- Cape teacher accused of assaulting student at football game (10/23/16)41
- Pedestrian killed during traffic collision on I-55 (10/23/16)9
- Scott County Sheriff Rick Walter faces challenge from criminal investigator Wes Drury (10/21/16)9
- 18-year-old killed in one-car crash Thursday morning (10/21/16)1
- One issue reveals Clinton's character (10/25/16)18
- Man arrested after dispute at school spurs brief lockdown (10/21/16)6
- One victim IDs his attacker in shooting that killed woman (10/25/16)1
- 'I feel for them' (10/20/16)1
- Hundreds turn out for VintageNOW fundraiser (10/23/16)3
- R.P. Lumber chain buys Southeast Missouri Builders Supply in Cape (10/25/16)7
Talking Shop with Jim Riley, founder, Red Letter Communications
He's hit holes-in-one at three golf courses in the area, written children's books and started a marketing company that continues to grow. But despite his success, Jim Riley says he's remained grounded thanks to his father and his Midwestern values. Brian Blackwell recently visited with Riley to learn more about his many hobbies and his inspiration for Red Letter Communications, the company he founded in 1981. A native of St. Louis, Riley spent most of his life in Cape Girardeau. Married to Michaele for 17 years, Riley has several children, including his son, Anthony, who works with his dad.
Q: You travel quite a bit with your job. What locations stand out the most?
A: Certainly Scotland. I love it there. There is tremendous amount of history. It's hard not to love people once you spend a little time with them. I love the history, the people, the smoked fish. The landscape is of course remarkable. And it's the birthplace of golf. It's beautiful. We also visit Vermont and spend a week on Lake Champlain every year or two. One year we went in an RV and saw beautiful state parks there. And I love New York and Chicago. I love the great cities of this country. Chicago and New York are hard to beat. They're like the world headquarters for advertising.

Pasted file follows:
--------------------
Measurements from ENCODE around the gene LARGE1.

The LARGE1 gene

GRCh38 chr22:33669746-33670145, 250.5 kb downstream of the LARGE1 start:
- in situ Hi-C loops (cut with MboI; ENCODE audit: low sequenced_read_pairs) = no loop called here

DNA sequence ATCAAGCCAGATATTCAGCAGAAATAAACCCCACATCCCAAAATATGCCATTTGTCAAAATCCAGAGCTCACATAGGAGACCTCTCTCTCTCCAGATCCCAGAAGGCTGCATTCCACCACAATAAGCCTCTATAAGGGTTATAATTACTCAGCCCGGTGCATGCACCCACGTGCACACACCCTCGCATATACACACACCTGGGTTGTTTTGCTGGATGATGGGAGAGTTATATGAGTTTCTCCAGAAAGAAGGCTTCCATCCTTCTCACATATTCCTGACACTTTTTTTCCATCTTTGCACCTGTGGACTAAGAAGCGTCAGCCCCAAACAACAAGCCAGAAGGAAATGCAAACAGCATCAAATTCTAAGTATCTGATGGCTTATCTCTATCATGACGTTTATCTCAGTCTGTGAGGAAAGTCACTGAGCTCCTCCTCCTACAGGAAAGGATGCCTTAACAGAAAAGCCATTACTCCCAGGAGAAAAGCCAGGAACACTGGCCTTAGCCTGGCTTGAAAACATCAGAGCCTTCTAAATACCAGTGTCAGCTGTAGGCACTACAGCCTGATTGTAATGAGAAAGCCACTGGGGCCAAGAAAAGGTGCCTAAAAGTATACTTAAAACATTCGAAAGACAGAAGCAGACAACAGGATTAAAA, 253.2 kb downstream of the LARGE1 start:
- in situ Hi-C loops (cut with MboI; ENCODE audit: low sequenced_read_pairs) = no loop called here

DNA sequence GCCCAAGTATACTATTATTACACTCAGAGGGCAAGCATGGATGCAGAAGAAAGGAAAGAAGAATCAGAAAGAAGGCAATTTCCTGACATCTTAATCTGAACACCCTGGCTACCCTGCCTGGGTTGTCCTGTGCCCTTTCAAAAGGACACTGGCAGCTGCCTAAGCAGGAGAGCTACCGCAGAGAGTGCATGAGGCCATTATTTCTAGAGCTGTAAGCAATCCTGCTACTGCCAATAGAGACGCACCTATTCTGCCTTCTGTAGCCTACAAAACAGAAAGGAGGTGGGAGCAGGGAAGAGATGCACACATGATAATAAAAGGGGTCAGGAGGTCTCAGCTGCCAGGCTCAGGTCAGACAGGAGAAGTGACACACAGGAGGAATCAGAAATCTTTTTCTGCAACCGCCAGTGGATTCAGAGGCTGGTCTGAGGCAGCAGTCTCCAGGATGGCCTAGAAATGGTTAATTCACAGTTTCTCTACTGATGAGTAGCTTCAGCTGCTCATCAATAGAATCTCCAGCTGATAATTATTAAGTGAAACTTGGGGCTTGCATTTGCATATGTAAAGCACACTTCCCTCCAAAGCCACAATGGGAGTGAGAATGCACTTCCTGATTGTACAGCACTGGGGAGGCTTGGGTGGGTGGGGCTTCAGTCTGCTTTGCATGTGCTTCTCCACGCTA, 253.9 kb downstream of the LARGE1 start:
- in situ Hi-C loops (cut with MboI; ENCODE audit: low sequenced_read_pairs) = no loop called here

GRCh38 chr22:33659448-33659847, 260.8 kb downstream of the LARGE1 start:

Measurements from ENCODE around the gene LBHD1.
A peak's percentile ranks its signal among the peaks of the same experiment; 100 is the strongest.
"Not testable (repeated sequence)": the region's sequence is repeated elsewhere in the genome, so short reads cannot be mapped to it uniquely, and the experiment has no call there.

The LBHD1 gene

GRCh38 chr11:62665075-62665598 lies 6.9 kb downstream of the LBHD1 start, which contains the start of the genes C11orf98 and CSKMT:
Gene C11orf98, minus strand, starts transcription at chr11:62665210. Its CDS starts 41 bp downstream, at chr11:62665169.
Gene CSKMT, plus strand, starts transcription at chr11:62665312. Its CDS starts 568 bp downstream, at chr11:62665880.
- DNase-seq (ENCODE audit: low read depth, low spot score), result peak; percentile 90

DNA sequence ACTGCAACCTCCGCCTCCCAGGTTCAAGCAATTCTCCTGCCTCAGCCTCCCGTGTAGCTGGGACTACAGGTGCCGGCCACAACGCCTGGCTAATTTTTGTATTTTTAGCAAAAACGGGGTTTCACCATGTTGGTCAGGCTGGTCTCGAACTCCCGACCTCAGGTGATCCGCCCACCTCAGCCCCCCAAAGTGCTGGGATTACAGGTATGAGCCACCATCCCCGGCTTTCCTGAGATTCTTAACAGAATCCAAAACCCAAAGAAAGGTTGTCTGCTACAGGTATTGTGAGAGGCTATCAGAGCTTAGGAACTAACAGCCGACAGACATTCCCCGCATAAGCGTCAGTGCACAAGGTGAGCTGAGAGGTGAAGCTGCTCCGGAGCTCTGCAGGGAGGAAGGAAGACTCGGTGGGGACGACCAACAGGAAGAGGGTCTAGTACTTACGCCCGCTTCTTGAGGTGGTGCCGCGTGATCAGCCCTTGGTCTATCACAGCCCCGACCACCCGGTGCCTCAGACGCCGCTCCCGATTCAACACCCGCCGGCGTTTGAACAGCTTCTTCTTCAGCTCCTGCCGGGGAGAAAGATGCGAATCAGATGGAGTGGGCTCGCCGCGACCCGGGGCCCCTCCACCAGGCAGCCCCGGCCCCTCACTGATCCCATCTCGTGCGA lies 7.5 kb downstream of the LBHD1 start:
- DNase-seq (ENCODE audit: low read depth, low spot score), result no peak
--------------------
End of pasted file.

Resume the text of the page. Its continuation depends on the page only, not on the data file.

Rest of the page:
Q: For quite some time you've been pressing for revitalization of downtown Cape Girardeau. Why does that mean so much to you?
A: I'm big on downtown and our riverfront and the potential that is laying dormant down here. DREAMbig was an effort. There has to be some catalyst for this downtown to really reawaken it. And so one possibility is a gaming facility. But there are other opportunities downtown. I think there is a real opportunity for a new kind of residential community down here, one that attracts the biggest group of people and biggest and one of most desirable groups of people to ever live in America, and that is what I call the business boomers or the baby boomers. They'll be the richest generation in the world, the healthiest generation in the history of the world, and I hope that over the next five years we can coax two to three thousand of them to move here. I really think we have a lot to offer.
Q: In addition to your involvement with Red Letter Communications, you also have a side business writing children's books. You are committed to writing five books and the third book is in the works right now. Why is this such a love of yours?
A: After writing ads for 30 years I found a new vocation in creating content that attempts to make ideals, principles and good living habits attractive to kids and their pet dogs, cats and rabbits. It's really a fascinating and attractive deal. I'm really energized in this whole effort and will try to reach for the stars. I don't know what will come of it, but we're having a good time doing it.
Q: How are you are hoping to transform Red Letter Communications from a local to a national business?
A: Our whole industry is at an interesting point. The business models are being changed. Anytime you shuffle the deck on an industry you can create a disaster or, more importantly, tremendous opportunity. We have the skills and the talent to do business just about anywhere. Red Letter is sort of reinventing itself. We are maintaining and continue to develop our core competencies. It's a new world. It's very exciting. Our business is robust. But it's challenging.